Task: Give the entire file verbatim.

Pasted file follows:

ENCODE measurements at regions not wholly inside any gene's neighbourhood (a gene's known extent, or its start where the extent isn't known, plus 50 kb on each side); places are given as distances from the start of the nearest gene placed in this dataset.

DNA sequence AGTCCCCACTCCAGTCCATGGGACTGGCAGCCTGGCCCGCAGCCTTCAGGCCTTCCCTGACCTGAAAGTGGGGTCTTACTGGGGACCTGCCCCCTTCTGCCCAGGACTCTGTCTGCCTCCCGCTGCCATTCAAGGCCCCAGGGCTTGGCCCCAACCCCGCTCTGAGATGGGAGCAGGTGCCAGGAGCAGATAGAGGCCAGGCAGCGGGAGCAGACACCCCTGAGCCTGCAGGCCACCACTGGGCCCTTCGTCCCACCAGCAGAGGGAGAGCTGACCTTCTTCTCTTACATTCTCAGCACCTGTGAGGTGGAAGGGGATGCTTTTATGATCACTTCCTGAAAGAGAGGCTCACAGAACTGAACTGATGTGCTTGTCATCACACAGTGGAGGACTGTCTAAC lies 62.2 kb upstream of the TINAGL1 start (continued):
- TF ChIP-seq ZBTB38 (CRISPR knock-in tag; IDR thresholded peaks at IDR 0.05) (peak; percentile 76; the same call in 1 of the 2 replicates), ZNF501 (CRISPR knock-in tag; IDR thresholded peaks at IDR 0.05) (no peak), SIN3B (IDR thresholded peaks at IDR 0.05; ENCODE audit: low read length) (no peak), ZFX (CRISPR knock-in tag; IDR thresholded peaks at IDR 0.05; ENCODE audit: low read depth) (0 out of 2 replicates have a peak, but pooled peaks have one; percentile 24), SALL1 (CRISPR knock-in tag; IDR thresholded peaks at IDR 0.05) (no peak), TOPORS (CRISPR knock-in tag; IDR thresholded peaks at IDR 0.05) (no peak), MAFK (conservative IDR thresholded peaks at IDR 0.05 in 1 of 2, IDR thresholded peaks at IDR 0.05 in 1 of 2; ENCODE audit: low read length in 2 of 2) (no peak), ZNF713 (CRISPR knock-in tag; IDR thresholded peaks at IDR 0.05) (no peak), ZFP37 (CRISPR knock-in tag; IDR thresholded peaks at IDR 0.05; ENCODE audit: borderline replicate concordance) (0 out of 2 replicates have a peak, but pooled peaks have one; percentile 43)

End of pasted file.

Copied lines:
ENCODE measurements at regions not wholly inside any gene's neighbourhood (a gene's known extent, or its start where the extent isn't known, plus 50 kb on each side); places are given as distances from the start of the nearest gene placed in this dataset.

DNA sequence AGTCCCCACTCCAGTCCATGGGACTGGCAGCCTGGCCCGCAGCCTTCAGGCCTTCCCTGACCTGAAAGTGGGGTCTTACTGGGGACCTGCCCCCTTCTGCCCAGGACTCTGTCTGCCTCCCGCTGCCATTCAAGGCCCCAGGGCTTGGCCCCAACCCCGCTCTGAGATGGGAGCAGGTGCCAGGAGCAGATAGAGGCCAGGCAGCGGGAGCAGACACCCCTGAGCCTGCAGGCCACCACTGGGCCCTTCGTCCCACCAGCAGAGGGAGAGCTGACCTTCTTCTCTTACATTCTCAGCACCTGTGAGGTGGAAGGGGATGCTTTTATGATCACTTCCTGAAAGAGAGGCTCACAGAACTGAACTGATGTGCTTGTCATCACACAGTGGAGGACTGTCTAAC lies 62.2 kb upstream of the TINAGL1 start (continued):
- TF ChIP-seq ZBTB38 (CRISPR knock-in tag; IDR thresholded peaks at IDR 0.05) (peak; percentile 76; the same call in 1 of the 2 replicates), ZNF501 (CRISPR knock-in tag; IDR thresholded peaks at IDR 0.05) (no peak), SIN3B (IDR thresholded peaks at IDR 0.05; ENCODE audit: low read length) (no peak), ZFX (CRISPR knock-in tag; IDR thresholded peaks at IDR 0.05; ENCODE audit: low read depth) (0 out of 2 replicates have a peak, but pooled peaks have one; percentile 24), SALL1 (CRISPR knock-in tag; IDR thresholded peaks at IDR 0.05) (no peak), TOPORS (CRISPR knock-in tag; IDR thresholded peaks at IDR 0.05) (no peak), MAFK (conservative IDR thresholded peaks at IDR 0.05 in 1 of 2, IDR thresholded peaks at IDR 0.05 in 1 of 2; ENCODE audit: low read length in 2 of 2) (no peak), ZNF713 (CRISPR knock-in tag; IDR thresholded peaks at IDR 0.05) (no peak), ZFP37 (CRISPR knock-in tag; IDR thresholded peaks at IDR 0.05; ENCODE audit: borderline replicate concordance) (0 out of 2 replicates have a peak, but pooled peaks have one; percentile 43)